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THURSDAY, December 01, 2022
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Taxpayers ‘should not need to foot bills’ for agencies’ overseas trips

Taxpayers ‘should not need to foot bills’ for agencies’ overseas trips

SATURDAY, March 11, 2017

OVERSEAS trips organised by independent agencies as part of special courses are beneficial but the costs should not be borne by taxpayers, leading thinkers opined.

Gothom Arya, a Mahidol University lecturer and former election commissioner, said these extra-curricular activities mostly served people of the middle and higher classes in helping them find new connections.
“It has always been obvious yet understated about the purpose of these courses – that the attendees usually seek to join new circles that can be advantageous to them in the future,” Gothom said. “And certainly, at the same time they gain some knowledge from that course which is a good thing.”
As such, he said the courses were not completely unacceptable.
Some agencies such as King Prajadhipok’s Institute (KPI) were established specially for the courses, he added. Others, he said, should be viewed case by case.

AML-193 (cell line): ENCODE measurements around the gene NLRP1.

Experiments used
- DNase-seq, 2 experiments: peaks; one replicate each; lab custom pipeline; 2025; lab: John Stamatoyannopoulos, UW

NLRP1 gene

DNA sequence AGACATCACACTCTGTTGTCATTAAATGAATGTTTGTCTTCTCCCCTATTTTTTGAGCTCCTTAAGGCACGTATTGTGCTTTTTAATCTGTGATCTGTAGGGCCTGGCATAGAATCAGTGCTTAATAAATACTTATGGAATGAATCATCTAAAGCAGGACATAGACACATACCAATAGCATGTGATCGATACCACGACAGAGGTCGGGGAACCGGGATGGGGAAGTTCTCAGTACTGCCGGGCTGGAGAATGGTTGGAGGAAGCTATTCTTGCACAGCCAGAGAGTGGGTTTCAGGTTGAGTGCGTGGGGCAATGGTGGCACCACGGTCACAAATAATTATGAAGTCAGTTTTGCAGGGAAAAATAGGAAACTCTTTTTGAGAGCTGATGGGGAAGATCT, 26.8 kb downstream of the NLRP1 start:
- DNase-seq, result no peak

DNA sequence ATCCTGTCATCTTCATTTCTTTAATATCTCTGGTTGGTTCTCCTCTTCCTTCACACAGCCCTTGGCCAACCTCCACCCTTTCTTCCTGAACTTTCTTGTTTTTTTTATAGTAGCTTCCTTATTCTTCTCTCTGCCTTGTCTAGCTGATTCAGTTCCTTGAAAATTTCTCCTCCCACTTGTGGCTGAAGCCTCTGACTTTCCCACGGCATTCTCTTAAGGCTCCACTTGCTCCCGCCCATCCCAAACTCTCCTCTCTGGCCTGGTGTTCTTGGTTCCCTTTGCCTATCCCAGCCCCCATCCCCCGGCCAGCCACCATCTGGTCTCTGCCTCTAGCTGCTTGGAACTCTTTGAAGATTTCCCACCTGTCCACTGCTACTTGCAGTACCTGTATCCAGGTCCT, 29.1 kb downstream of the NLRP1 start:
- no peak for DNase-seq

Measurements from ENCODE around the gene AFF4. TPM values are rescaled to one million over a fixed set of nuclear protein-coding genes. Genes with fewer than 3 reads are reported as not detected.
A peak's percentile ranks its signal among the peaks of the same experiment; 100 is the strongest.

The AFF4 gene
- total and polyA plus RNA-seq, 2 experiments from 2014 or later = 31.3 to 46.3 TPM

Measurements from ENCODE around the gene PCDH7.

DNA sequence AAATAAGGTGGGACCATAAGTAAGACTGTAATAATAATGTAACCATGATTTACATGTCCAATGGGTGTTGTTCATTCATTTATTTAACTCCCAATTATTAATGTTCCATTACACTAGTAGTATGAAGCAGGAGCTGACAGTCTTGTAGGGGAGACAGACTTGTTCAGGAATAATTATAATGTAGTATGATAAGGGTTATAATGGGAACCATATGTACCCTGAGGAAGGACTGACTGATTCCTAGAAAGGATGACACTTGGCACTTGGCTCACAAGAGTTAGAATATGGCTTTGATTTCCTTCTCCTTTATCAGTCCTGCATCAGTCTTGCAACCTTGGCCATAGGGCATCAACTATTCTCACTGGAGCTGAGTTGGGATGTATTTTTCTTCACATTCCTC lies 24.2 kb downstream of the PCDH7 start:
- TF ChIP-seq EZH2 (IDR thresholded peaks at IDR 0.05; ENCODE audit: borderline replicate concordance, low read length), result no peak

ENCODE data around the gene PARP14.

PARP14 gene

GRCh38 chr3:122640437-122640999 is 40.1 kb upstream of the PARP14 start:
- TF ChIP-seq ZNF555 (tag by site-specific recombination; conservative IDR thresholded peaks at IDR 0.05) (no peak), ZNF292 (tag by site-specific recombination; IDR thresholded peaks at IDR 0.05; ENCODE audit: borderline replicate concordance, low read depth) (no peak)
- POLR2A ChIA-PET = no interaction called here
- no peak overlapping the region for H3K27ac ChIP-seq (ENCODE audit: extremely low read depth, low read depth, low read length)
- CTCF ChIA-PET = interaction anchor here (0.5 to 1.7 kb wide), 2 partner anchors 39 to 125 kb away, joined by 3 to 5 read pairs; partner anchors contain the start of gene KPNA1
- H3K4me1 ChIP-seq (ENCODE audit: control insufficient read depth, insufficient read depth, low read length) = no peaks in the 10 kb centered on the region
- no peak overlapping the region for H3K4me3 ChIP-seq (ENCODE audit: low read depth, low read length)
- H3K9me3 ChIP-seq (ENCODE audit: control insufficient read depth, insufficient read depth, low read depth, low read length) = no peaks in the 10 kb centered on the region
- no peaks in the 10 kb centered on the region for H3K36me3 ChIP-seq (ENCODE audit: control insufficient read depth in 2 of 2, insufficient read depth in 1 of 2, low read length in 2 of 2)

Gothom said he was not sure such extra-curricular courses were the Election Commission’s responsibility. He said when he was at the EC, it did not provide such a service.
He said some institutions or agencies arranged courses and they were a success and other bodies followed their lead.
However, he said the EC had a mission to improve people’s understanding about democracy. It is possible the courses served that purpose, Gothom said.
Gothom believes that overseas trips are unnecessary but if undertaken, the cost should be borne by the trip organisers and not the taxpayers.
He stressed that state agencies and institutions should provide such courses only when they correspond with their missions. 
He suggested that the EC expand its provisions on education regarding democratic matters to serve those in need including at provincial level.
Ekkachai Srivilas, director of KPI’s Office of Peace and Governance, agreed with a move by the Constitution Drafting Commission to limit such programmes among state agencies, adding that they should be reserved for only educational institutions to provide.
“We have to recognise that it is not their job. And it has some complications in terms of having to allocate budgets for a mission that is not really their responsibility,” he said.
Concerning foreign trips, Ekkachai said in some areas they were beneficial. He said that besides learning from books inside a classroom, it could be a good experience for students to see real practices in the real world.
Thus, it is not completely worthless, he said. 
But most importantly, it depends on how much students can deploy what they have learned and help improve the country, the KPI scholar said.
 

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